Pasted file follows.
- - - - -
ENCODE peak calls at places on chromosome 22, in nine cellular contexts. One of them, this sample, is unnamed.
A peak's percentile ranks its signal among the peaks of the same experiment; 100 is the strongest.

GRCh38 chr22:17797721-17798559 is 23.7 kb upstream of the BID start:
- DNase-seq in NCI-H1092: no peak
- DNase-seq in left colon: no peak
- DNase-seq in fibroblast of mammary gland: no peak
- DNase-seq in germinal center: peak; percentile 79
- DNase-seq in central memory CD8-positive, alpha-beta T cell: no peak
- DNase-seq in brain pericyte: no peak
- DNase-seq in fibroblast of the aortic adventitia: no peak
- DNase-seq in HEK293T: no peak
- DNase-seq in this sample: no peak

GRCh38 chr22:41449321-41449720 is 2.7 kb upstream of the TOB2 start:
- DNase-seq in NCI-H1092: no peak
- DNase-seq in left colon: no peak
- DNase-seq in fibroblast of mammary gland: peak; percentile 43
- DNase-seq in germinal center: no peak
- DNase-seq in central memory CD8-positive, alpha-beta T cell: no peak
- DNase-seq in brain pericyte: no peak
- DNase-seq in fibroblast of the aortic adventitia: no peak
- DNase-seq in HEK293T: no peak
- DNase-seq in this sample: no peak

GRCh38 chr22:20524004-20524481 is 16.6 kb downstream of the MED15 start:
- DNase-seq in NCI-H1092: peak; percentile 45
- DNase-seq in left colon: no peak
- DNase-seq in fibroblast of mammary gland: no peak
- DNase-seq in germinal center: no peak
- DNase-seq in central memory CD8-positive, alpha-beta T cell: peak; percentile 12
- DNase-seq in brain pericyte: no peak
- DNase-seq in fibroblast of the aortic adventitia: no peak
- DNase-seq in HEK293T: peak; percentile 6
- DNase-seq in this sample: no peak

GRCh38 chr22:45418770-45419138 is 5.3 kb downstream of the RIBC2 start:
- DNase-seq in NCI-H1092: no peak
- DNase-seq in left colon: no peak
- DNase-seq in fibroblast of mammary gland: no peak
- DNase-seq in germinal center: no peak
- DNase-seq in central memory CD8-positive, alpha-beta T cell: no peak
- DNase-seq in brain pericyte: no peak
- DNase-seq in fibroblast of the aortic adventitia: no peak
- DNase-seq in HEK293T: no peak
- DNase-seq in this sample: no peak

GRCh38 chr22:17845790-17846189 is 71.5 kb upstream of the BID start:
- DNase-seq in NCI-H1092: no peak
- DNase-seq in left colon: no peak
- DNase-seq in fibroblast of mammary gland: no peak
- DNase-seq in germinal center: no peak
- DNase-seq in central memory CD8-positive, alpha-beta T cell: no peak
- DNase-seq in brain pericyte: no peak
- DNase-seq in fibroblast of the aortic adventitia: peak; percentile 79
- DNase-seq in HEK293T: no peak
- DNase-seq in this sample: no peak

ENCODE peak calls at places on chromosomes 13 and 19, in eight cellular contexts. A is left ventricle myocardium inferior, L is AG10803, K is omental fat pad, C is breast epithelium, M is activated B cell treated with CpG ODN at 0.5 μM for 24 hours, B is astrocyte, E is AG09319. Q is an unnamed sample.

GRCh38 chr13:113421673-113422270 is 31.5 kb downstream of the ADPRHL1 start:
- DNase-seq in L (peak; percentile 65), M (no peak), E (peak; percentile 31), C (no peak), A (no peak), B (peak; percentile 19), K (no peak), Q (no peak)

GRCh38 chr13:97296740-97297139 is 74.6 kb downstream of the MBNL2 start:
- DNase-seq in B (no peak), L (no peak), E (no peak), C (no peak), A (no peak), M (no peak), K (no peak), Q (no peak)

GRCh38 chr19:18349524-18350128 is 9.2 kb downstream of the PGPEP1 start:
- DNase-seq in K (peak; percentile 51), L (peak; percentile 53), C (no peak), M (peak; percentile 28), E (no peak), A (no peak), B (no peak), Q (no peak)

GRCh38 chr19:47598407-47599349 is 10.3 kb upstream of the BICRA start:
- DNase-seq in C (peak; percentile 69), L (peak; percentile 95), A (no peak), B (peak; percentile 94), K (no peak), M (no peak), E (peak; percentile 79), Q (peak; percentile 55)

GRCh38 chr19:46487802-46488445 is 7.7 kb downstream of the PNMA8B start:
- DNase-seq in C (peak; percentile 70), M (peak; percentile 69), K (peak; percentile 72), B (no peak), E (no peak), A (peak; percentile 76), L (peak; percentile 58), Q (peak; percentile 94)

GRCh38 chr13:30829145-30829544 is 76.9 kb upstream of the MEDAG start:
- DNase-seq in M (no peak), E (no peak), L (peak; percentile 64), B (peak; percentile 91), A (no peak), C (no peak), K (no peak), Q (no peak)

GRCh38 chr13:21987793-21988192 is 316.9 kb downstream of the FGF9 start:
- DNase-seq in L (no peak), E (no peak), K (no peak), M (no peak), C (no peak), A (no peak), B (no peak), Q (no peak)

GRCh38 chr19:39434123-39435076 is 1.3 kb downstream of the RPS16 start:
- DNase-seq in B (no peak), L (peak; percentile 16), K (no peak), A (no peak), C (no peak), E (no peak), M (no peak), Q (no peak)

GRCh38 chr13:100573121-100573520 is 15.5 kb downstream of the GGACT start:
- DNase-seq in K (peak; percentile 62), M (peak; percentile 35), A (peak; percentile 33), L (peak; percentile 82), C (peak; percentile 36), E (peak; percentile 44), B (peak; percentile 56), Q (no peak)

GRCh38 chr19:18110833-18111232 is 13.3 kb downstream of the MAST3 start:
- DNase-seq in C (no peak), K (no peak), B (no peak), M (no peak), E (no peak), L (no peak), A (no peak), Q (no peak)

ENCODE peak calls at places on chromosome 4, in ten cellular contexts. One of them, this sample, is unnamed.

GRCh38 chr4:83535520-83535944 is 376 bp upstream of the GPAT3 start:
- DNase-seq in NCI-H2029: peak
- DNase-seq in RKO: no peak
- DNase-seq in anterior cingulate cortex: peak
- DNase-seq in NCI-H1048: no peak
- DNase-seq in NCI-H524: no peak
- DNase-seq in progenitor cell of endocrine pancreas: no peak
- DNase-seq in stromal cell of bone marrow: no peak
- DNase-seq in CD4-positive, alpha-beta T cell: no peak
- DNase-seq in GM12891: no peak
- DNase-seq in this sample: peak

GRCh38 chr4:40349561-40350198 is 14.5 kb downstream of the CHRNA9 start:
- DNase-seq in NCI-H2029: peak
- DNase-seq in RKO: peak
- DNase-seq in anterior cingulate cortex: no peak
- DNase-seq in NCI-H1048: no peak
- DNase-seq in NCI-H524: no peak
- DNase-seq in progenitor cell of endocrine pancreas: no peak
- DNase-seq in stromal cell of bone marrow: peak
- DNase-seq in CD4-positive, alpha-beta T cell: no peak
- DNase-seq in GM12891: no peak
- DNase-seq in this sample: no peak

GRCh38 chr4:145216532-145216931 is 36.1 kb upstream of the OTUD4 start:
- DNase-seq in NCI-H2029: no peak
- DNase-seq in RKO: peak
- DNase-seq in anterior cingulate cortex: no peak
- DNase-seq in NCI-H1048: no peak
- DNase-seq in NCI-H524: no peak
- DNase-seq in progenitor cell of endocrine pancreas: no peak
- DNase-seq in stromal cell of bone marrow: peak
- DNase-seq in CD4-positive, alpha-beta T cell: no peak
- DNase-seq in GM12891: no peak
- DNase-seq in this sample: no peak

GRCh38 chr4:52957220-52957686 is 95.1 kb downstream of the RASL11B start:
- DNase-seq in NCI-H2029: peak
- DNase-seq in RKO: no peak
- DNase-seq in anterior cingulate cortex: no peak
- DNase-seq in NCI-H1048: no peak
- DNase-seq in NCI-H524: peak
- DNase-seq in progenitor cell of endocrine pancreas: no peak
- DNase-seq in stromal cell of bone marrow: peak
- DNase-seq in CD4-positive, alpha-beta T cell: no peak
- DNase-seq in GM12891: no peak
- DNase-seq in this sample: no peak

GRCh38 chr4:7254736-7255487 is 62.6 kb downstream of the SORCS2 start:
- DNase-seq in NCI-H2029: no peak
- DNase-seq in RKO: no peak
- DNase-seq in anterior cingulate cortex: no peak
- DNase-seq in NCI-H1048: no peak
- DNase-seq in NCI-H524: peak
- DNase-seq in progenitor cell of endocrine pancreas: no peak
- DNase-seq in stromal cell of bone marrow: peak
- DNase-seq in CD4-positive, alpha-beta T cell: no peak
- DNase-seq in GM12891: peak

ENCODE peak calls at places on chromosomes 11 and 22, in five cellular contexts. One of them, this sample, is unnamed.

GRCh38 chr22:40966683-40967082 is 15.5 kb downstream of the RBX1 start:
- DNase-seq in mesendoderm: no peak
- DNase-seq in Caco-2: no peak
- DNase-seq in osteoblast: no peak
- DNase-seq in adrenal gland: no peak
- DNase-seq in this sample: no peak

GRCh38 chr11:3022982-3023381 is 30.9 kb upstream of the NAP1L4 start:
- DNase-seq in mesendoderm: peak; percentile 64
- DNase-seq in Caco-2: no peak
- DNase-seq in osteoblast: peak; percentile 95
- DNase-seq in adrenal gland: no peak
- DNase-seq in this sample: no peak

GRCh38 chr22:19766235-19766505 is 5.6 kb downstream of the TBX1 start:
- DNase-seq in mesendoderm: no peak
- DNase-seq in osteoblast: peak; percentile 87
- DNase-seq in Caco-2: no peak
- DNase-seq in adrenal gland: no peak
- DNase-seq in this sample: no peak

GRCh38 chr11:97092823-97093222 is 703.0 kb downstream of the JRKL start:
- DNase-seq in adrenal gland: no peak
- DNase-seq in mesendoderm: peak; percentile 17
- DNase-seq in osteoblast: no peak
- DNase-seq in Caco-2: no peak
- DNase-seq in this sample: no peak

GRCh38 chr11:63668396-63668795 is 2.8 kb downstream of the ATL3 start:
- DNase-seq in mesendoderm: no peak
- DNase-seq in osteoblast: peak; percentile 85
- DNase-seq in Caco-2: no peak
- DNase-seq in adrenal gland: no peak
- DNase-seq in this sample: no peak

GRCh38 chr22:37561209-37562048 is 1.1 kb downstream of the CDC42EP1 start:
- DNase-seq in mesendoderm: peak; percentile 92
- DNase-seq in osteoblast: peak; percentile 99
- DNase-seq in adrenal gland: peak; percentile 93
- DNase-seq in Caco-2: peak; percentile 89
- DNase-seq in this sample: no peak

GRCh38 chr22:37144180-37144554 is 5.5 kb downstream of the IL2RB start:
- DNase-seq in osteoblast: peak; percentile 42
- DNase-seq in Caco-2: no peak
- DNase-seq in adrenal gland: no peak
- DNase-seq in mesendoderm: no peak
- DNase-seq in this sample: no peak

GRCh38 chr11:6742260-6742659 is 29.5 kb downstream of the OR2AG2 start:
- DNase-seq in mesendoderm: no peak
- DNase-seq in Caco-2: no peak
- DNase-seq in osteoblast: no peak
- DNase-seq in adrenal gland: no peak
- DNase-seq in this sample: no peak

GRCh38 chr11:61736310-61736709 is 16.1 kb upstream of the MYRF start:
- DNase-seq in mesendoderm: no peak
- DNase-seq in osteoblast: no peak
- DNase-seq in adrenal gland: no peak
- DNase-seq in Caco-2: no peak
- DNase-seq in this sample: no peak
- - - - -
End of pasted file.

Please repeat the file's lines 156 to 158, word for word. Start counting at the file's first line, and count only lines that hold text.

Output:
- DNase-seq in osteoblast: peak; percentile 85
- DNase-seq in Caco-2: no peak
- DNase-seq in adrenal gland: no peak